You already know that if you eat crap all day, that's how you can expect to feel. Aside from being low-in-energy and foggy-headed, an upset stomach complete with belly bloat is in your horizon. But what if you eat healthy, drink enough water, avoid foods that make you bloated, like dairy and you still feel bloated? Stephanie Clarke and Willow Jarosh of C&J Nutrition, registered dietitians and authors of
They're simple advice is "to implement a daily stress reduction technique, whether this is deep breathing or five minutes of meditation daily." There is a strong connection between your brain and your gut, and not just for people with IBS or other digestive issues. Your emotional state directly affects how your belly feels. You've no-doubt experienced this when you're nervous about a flight or if you're going through a break-up — you either have to run to the bathroom or feel too nauseous to even think about food.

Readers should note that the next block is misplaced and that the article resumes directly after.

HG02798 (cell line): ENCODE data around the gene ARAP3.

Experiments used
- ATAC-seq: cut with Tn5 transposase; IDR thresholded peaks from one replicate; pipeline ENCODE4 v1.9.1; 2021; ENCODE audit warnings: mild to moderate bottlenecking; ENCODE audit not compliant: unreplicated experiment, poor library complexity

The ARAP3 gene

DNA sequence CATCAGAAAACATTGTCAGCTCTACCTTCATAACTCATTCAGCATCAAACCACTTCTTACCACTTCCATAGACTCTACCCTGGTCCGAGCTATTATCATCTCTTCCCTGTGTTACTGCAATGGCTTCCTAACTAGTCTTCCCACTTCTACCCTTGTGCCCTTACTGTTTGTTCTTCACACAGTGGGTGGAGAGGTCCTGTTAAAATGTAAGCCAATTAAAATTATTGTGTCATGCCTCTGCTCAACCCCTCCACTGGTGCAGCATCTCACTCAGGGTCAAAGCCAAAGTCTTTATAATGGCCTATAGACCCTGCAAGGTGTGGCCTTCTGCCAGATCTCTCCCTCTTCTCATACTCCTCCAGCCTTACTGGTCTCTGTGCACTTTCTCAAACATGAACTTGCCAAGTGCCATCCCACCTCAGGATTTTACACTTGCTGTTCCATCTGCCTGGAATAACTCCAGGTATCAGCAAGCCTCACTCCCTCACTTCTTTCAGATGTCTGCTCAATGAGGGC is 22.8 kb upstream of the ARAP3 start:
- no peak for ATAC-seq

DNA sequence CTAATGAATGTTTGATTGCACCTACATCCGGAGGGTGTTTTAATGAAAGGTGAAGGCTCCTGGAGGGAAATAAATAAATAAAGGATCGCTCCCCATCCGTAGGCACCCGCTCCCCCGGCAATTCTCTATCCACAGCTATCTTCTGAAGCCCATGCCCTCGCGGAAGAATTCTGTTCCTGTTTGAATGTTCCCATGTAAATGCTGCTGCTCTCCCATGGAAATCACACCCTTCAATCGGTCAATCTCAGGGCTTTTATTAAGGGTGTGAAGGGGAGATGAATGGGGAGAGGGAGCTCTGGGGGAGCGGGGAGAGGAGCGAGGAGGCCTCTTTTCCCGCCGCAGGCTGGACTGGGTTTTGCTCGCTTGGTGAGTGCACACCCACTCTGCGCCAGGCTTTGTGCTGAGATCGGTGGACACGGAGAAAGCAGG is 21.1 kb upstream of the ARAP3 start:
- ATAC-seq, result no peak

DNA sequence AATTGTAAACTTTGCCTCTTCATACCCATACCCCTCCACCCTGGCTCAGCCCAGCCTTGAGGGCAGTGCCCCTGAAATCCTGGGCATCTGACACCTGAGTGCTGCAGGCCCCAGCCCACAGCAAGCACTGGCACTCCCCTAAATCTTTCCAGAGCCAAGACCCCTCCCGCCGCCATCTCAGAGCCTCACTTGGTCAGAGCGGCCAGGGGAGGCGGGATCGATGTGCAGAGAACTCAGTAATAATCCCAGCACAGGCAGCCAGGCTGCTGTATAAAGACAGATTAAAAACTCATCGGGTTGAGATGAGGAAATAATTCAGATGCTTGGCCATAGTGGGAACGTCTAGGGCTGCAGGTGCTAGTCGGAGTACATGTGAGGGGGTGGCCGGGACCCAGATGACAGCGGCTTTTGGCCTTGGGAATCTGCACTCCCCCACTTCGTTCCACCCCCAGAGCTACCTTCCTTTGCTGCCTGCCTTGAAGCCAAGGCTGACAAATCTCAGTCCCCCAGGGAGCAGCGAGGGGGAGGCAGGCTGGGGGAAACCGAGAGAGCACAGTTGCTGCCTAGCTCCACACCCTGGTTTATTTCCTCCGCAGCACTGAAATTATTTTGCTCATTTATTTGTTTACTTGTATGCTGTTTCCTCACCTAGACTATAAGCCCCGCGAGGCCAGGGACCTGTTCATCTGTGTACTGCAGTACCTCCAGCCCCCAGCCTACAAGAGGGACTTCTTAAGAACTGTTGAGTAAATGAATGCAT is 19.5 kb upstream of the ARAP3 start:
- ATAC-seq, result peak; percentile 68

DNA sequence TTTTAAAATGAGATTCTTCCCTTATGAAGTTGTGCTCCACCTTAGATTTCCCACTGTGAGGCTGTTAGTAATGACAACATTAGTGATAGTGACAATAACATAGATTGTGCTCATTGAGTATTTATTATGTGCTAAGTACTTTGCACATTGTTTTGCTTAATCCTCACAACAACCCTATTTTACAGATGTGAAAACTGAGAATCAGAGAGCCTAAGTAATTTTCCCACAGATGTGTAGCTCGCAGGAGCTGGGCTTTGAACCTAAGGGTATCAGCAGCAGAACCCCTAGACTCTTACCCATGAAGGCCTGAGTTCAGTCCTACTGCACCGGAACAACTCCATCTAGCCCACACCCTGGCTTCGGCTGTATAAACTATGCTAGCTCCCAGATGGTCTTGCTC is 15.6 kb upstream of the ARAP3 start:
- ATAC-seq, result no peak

Deep breathing, mindfulness, and meditation can help keep your digestive system calm and running smoothly, which in turns reduces the chances of recurring bloating. "In addition, deep breathing and mindfulness can help slow down your eating at meals, and that can also help to reduce bloating because you'll likely swallow less air if you eat more slowly, chew thoroughly, and take deep breaths between bites."
Don't worry if you've never meditated a day in your life. Start off with an easy approach: first thing in the morning, sip on a hot cup of tea, breathe deeply, and set an intention for your day. Try it every single day, five to 10 minutes, for a week and see if you notice a sense of calmness that resonates to your belly.